Lethbridge College has received a major award from Canadian Blood Services. The college earned the Regional Partner Award for the Prairie Region at the annual Honouring Canada’s Lifeline event on Monday evening in Ottawa.
The college has supported Canadian Blood Services for over a decade, and has rallied its community to donate nearly 3,000 units of blood in that time. The college uses its platforms to promote Canadian Blood Services, including advertising on the digital sign on Scenic Drive; promoting blood donation on social media, including participation in the Missing Type campaign; and writing about blood donation in both Wider Horizons magazine and Connections internal newsletter.
“Our goal has been to make blood donation part of the culture for staff and students here at the college,” says Dr. Paula Burns, Lethbridge College President and CEO. “We are training the next generation of front-line professionals including nurses, emergency medical services personnel and law enforcement officers – professions where blood donation is crucial for individuals to do their jobs and save lives. We consider blood donation a meaningful and enriching habit for many of our students, and we are honoured to be recognized by Canadian Blood Services.”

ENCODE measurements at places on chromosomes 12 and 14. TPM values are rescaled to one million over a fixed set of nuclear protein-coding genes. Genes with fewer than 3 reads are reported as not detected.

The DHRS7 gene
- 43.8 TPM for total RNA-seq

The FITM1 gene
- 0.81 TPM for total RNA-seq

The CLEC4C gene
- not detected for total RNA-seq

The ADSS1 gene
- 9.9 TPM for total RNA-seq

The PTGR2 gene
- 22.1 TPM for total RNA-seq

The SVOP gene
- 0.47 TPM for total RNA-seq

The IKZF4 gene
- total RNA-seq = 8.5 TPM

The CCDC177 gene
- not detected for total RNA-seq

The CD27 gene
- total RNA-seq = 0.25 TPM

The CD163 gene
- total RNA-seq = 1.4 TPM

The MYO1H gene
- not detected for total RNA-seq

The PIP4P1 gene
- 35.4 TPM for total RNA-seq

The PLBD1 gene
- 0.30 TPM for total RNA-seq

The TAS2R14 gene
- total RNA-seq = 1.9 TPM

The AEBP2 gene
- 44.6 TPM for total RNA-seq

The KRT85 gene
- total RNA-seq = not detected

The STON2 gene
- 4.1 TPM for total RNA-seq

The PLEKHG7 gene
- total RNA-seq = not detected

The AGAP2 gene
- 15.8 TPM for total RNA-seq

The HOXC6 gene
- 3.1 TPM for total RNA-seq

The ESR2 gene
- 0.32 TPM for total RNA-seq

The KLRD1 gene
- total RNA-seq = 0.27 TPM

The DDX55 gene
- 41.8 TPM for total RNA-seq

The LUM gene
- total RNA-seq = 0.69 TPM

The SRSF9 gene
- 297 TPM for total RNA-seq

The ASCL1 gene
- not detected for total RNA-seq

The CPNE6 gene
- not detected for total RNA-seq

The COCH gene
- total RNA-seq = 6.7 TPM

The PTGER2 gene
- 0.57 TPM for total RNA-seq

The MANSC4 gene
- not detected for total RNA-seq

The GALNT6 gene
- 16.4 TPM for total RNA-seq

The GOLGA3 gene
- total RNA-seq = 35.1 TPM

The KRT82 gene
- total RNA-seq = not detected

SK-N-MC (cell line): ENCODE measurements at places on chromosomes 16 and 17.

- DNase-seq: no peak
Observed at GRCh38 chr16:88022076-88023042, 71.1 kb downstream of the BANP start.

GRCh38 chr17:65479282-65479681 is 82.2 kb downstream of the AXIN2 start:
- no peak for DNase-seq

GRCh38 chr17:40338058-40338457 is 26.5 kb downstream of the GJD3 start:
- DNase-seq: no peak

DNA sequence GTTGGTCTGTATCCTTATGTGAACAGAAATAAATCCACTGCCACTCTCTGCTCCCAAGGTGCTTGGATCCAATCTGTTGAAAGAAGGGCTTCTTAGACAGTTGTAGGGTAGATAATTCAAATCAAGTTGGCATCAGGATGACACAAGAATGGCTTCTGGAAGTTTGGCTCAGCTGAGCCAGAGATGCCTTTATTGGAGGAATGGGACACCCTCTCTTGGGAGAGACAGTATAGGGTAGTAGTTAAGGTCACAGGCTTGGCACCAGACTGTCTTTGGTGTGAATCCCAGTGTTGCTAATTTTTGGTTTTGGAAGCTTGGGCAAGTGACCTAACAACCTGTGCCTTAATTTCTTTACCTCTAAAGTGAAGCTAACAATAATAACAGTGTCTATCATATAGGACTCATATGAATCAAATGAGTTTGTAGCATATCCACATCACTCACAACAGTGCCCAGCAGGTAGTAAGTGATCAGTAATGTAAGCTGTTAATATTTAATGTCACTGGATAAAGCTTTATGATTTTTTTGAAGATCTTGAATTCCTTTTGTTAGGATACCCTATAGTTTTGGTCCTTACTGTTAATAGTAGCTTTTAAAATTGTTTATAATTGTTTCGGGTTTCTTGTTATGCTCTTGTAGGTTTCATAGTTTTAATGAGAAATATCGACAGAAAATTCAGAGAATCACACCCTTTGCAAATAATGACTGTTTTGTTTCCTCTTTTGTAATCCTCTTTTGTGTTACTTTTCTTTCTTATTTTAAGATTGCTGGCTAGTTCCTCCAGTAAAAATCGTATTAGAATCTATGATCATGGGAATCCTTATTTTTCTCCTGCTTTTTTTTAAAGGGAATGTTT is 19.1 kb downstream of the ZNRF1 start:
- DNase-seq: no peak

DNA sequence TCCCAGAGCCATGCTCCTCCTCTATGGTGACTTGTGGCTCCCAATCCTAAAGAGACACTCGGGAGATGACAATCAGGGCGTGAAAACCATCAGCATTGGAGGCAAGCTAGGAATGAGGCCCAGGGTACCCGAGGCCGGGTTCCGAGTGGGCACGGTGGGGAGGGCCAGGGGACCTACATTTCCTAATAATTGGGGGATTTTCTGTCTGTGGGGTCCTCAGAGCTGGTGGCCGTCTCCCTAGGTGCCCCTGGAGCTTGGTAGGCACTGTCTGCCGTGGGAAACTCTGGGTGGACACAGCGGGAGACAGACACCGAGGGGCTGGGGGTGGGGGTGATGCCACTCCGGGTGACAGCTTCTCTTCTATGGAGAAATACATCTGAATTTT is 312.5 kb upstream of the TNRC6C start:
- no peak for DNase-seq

One unique way the college encourages blood donation is through its Culinary program. Every November, the food court menu is adapted to provide iron-rich foods to students and staff, and the change is publicized with a strong call-to-action to donate blood.
“A different option is offered daily,” says Sandra Dufresne, executive director of Advancement. “Meanwhile, we also include signs around campus, reminding people to donate and letting them know they can get a good iron-rich meal before or after their donation.”
The college was one of two Lethbridge-based winners at the national awards, as the Boulet family earned the Schilly Award in recognition of their efforts to promote organ and tissue donation in recognition of their son Logan, who died as a result of the Humboldt Broncos bus crash. Logan had previously told his parents, Toby and Bernadine, that he wanted to donate his organs and his story led to a wave of people across Canada signing up as donors. This phenomenon has become known as “The Logan Boulet Effect.”
All honourees from the Honouring Canada’s Lifeline event can be found on the Canadian Blood Services website.
While one in two Canadians is eligible to donate blood, only one in 60 Canadians donate. Blood and blood products are a part of everyday medical care including major surgeries, procedures, cancer treatments and managing disease. Giving blood is one of the most direct ways to help someone. Currently, O-negative blood is in particular demand by hospitals, because it is the only type that is compatible with all other blood types.